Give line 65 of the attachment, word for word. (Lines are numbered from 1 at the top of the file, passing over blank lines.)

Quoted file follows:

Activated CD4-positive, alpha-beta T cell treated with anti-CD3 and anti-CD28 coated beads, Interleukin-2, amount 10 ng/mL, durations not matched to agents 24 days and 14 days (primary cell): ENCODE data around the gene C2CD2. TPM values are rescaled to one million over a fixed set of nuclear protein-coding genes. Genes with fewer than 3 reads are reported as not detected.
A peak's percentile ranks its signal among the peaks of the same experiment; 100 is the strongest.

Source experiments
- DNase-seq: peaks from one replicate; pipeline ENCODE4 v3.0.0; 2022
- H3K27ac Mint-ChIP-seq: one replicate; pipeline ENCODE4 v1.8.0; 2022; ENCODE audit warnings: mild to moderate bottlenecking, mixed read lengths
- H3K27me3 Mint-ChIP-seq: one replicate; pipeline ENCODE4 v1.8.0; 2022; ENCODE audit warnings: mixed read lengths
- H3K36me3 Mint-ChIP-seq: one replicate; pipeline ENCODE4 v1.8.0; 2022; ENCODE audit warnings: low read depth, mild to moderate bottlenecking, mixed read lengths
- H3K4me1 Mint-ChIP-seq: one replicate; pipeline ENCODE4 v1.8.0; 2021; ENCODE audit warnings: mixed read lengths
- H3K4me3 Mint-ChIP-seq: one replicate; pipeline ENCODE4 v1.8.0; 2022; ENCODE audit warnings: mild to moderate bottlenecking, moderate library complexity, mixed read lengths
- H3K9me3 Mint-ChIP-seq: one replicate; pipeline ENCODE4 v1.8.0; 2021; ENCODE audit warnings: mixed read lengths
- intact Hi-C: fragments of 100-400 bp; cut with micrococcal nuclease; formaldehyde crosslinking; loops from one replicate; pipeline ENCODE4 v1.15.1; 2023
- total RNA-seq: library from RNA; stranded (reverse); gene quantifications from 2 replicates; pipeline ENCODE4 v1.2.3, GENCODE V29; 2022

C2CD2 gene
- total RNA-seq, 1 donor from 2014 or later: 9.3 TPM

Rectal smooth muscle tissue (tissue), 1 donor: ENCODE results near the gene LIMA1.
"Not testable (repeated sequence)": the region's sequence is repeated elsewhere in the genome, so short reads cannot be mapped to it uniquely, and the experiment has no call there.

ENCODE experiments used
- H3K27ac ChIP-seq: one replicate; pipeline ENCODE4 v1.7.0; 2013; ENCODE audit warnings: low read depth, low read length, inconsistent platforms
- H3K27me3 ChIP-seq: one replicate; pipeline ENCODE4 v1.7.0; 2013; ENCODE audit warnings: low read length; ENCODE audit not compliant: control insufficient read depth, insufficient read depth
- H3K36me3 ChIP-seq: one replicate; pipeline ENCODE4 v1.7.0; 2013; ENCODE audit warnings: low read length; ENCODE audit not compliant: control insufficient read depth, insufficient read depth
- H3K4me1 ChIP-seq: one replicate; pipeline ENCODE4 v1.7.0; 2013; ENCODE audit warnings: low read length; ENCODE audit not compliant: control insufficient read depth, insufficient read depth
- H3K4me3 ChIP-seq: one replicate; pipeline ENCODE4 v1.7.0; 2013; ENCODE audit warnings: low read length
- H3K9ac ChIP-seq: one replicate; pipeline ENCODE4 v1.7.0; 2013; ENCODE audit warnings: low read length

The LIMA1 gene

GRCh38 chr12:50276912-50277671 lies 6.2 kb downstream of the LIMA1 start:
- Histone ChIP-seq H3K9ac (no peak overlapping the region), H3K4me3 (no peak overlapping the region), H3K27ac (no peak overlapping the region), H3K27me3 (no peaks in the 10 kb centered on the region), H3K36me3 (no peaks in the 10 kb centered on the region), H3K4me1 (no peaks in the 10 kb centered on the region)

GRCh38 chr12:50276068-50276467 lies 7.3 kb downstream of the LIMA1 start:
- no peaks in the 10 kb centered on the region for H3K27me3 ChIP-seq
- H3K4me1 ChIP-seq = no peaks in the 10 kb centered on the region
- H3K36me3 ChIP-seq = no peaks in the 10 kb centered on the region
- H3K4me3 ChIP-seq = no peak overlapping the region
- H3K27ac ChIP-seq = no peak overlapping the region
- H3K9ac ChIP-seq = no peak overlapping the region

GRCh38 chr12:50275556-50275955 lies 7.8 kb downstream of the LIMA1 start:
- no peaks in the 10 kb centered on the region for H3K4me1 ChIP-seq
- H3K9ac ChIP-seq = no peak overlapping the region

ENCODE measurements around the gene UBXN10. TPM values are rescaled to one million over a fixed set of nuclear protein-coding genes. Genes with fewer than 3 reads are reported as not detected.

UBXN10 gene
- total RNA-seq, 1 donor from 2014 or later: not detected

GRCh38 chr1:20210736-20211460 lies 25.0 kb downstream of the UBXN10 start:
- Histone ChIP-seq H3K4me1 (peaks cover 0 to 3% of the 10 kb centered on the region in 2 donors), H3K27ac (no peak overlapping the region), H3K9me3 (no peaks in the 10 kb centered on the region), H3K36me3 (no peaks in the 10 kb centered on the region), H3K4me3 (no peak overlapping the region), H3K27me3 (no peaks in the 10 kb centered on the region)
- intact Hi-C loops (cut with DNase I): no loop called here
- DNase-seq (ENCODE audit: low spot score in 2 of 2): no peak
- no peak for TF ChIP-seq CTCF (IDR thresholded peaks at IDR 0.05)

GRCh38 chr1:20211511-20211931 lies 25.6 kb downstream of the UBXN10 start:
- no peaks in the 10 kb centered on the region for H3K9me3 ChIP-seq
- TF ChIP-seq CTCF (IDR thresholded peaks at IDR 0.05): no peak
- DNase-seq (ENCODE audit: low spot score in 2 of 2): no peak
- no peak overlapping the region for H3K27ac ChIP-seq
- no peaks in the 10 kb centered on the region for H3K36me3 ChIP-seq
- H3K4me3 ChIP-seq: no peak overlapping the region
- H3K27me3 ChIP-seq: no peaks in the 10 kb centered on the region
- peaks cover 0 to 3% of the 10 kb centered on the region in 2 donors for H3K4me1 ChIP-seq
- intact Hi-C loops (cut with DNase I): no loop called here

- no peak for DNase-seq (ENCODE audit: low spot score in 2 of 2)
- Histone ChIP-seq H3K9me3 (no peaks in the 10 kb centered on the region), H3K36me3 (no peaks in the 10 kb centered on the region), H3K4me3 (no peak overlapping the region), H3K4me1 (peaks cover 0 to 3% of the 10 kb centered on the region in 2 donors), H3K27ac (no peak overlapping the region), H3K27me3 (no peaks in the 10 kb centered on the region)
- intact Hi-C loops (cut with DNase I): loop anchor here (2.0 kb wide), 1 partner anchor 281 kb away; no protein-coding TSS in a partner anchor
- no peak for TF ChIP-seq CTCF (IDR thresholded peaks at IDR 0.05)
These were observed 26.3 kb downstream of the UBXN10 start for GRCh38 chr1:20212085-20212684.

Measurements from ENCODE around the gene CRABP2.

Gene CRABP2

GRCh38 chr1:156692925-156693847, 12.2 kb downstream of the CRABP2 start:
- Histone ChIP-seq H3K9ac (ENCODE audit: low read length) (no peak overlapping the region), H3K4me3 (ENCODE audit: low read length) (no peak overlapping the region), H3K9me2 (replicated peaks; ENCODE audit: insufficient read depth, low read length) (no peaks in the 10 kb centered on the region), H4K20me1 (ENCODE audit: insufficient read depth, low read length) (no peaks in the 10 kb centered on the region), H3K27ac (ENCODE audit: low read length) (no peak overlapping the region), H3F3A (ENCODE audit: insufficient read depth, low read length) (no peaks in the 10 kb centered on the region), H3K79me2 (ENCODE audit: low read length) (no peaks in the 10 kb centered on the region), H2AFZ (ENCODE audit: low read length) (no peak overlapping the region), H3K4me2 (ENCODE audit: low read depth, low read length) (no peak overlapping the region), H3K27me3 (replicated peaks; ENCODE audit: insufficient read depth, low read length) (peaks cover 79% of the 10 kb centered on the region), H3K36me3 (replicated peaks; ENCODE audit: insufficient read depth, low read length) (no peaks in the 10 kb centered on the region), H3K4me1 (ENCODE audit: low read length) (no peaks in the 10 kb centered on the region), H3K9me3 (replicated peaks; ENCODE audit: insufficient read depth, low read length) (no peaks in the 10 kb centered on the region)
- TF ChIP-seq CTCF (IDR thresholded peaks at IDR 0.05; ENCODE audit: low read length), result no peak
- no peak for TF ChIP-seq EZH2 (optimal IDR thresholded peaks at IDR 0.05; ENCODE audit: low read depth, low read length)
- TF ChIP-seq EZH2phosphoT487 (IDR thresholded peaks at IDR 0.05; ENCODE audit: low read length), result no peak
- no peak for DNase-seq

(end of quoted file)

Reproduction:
- no peak for TF ChIP-seq EZH2 (optimal IDR thresholded peaks at IDR 0.05; ENCODE audit: low read depth, low read length)